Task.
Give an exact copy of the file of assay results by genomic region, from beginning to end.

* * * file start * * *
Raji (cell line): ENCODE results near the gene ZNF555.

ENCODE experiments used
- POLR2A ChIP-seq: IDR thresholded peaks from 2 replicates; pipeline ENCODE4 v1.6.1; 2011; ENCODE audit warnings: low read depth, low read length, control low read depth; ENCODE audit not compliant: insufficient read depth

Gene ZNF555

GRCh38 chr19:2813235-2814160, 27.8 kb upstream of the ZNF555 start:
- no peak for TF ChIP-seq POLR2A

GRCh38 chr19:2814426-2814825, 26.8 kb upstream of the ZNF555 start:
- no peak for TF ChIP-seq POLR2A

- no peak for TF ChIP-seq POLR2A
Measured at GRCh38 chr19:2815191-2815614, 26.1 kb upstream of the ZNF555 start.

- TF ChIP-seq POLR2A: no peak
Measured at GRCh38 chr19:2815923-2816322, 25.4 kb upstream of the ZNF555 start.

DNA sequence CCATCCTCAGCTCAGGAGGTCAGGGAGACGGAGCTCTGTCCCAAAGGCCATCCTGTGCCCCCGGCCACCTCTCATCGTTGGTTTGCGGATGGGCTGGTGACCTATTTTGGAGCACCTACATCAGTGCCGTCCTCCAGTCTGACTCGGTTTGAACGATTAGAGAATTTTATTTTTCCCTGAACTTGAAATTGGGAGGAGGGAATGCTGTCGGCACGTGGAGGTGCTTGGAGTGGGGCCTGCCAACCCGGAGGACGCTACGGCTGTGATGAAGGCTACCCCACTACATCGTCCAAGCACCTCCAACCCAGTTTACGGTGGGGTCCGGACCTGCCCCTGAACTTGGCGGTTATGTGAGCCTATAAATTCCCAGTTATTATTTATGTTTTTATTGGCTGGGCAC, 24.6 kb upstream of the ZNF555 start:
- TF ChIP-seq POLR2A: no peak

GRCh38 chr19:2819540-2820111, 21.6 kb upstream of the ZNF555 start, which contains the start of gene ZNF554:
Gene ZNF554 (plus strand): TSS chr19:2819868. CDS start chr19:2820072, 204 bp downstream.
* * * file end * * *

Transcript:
Raji (cell line): ENCODE results near the gene ZNF555.

ENCODE experiments used
- POLR2A ChIP-seq: IDR thresholded peaks from 2 replicates; pipeline ENCODE4 v1.6.1; 2011; ENCODE audit warnings: low read depth, low read length, control low read depth; ENCODE audit not compliant: insufficient read depth

Gene ZNF555

GRCh38 chr19:2813235-2814160, 27.8 kb upstream of the ZNF555 start:
- no peak for TF ChIP-seq POLR2A

GRCh38 chr19:2814426-2814825, 26.8 kb upstream of the ZNF555 start:
- no peak for TF ChIP-seq POLR2A

- no peak for TF ChIP-seq POLR2A
Measured at GRCh38 chr19:2815191-2815614, 26.1 kb upstream of the ZNF555 start.

- TF ChIP-seq POLR2A: no peak
Measured at GRCh38 chr19:2815923-2816322, 25.4 kb upstream of the ZNF555 start.

DNA sequence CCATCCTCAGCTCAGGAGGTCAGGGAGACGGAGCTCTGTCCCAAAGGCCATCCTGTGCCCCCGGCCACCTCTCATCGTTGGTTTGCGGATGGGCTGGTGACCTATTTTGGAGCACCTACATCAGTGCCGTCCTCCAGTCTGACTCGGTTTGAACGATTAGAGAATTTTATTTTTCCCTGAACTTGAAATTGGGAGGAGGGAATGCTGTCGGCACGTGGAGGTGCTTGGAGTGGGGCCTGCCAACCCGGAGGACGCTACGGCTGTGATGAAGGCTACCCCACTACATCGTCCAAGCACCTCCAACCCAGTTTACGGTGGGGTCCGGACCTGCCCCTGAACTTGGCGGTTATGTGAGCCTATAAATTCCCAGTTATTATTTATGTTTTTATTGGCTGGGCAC, 24.6 kb upstream of the ZNF555 start:
- TF ChIP-seq POLR2A: no peak

GRCh38 chr19:2819540-2820111, 21.6 kb upstream of the ZNF555 start, which contains the start of gene ZNF554:
Gene ZNF554 (plus strand): TSS chr19:2819868. CDS start chr19:2820072, 204 bp downstream.